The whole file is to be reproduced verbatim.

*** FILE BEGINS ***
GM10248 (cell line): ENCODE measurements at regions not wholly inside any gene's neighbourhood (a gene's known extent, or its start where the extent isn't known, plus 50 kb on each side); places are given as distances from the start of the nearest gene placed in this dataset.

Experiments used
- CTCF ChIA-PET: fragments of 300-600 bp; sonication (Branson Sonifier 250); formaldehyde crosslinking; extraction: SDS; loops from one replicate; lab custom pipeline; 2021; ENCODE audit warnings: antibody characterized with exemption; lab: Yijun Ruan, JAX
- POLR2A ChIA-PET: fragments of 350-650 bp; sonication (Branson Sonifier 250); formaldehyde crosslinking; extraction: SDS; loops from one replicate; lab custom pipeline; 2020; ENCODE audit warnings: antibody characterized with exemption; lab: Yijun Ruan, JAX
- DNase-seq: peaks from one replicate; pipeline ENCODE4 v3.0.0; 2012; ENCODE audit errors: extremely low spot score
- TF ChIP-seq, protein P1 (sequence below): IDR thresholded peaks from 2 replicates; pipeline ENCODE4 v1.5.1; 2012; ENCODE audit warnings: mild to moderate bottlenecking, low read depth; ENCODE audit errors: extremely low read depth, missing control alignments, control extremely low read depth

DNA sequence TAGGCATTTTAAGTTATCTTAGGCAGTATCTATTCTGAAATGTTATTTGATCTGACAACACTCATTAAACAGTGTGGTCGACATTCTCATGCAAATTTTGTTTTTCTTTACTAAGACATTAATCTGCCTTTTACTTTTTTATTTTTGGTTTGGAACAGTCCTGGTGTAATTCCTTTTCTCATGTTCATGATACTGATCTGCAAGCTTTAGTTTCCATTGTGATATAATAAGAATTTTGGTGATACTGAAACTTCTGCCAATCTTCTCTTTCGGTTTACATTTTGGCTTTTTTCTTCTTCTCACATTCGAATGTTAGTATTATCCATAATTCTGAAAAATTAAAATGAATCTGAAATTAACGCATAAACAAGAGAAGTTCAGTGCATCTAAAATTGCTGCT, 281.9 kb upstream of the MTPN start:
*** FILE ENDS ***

GM10248 (cell line): ENCODE measurements at regions not wholly inside any gene's neighbourhood (a gene's known extent, or its start where the extent isn't known, plus 50 kb on each side); places are given as distances from the start of the nearest gene placed in this dataset.

Experiments used
- CTCF ChIA-PET: fragments of 300-600 bp; sonication (Branson Sonifier 250); formaldehyde crosslinking; extraction: SDS; loops from one replicate; lab custom pipeline; 2021; ENCODE audit warnings: antibody characterized with exemption; lab: Yijun Ruan, JAX
- POLR2A ChIA-PET: fragments of 350-650 bp; sonication (Branson Sonifier 250); formaldehyde crosslinking; extraction: SDS; loops from one replicate; lab custom pipeline; 2020; ENCODE audit warnings: antibody characterized with exemption; lab: Yijun Ruan, JAX
- DNase-seq: peaks from one replicate; pipeline ENCODE4 v3.0.0; 2012; ENCODE audit errors: extremely low spot score
- TF ChIP-seq, protein P1 (sequence below): IDR thresholded peaks from 2 replicates; pipeline ENCODE4 v1.5.1; 2012; ENCODE audit warnings: mild to moderate bottlenecking, low read depth; ENCODE audit errors: extremely low read depth, missing control alignments, control extremely low read depth

DNA sequence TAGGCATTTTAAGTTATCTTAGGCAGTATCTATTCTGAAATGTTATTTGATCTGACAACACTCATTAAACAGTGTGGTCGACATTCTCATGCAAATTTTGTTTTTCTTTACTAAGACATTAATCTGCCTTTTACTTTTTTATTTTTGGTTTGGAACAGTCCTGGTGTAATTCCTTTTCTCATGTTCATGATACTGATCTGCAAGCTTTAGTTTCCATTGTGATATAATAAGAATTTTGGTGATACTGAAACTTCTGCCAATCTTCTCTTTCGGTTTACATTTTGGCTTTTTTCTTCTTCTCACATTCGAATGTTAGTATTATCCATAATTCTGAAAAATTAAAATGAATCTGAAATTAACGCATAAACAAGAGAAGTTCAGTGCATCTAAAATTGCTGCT, 281.9 kb upstream of the MTPN start: